I think Barbara’s paralysis–as horrendous and misogynistic as its origins are–has actually been an opportunity to pioneer a new kind of future for the DCU. When someone is disabled, male or female, maybe DC shouldn’t be so quick to lean on magical/super-scientific fix-its to reverse what happened. Although Barbara was kind of offered up as a sacrificial lamb first, and unfairly, she kind of created this new age of disability representation, and I feel that’s something to keep exploring, to keep mining for story gold.

What if this relaunch had brought with it a new realism, in which characters stay dead, stay amputated, stay paralyzed, stay permanently changed by whatever adventure they just went through? Wouldn’t that be the kind of universe that reflects our own, and that also shines a light on the sacrifices our heroes make to save the day?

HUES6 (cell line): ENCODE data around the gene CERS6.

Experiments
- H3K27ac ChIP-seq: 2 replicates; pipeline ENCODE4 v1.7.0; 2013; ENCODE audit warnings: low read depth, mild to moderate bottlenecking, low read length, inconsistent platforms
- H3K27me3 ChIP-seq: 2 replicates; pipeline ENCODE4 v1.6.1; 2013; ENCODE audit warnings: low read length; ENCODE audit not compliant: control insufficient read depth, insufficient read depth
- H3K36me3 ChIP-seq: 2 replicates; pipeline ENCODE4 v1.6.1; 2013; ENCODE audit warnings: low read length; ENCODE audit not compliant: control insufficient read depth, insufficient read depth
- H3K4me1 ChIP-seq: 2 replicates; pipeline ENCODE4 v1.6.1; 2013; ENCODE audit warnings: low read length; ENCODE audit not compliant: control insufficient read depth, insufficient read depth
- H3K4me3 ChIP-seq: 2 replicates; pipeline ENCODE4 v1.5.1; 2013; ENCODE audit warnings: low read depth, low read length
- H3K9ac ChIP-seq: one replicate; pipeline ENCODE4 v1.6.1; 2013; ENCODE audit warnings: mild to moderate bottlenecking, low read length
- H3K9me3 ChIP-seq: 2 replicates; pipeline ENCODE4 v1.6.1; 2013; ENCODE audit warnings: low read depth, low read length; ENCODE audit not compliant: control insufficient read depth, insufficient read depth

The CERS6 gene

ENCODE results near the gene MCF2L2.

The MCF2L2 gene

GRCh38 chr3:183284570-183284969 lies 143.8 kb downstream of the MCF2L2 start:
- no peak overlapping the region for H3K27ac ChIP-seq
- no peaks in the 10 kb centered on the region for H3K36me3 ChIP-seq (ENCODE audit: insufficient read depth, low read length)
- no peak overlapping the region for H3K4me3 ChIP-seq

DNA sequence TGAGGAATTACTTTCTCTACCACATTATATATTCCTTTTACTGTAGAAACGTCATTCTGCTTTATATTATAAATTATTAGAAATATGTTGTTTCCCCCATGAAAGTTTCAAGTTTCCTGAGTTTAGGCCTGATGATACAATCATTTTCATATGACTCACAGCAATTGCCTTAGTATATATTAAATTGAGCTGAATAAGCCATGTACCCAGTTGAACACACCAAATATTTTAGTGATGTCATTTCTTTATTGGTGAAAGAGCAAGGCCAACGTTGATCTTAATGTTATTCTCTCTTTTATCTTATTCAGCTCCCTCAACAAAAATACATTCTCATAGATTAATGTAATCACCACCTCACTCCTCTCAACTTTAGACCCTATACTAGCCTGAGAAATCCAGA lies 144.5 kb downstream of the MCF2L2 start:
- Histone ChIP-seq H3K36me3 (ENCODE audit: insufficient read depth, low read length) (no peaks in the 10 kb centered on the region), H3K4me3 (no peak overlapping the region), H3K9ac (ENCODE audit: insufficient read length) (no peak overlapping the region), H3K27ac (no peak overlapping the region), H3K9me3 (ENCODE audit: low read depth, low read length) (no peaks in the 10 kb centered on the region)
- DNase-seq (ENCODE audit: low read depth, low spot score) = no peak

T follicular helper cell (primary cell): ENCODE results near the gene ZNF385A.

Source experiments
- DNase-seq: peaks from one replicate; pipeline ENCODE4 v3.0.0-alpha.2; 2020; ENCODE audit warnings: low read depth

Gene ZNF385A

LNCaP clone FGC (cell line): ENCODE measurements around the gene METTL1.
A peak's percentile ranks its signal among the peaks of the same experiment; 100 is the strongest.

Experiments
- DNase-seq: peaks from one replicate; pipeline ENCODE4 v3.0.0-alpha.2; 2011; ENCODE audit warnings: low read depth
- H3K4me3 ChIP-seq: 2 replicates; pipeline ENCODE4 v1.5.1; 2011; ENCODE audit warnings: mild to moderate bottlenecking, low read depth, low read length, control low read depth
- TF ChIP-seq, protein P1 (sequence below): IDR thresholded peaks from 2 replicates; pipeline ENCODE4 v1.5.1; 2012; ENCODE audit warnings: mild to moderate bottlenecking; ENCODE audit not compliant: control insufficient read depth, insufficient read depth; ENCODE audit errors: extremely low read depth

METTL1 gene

So when people ask “Isn’t it unfair…?” etc., I think it’s a bit limited in scope. If DC considers to do the same thing, like maim/kill/disable women and keep healing men, then yep. But if DC takes this opportunity to learn from what makes Barbara great in the wake of her tragedy, and equally applies a more “real-world” approach to women and men alike, then we’d have a bolder, braver, new 52.

Jay:  Very well put. Given all that Barbara has come to represent in her role as Oracle, primarily as character that displays all challenges and horrors can be overcome and can make us better, what do you think was DC’s specific motivation in returning her to the role as Batgirl, in lieu of say, keeping Stephanie Brown or even returning to Cassandra Cain?

Personally one of the things that irritated me about this move was that despite Barbara’s long history, she’s once again merely going to be Batgirl, rather than Batwoman or I dunno, Owlwoman? (I’m reaching here, obviously)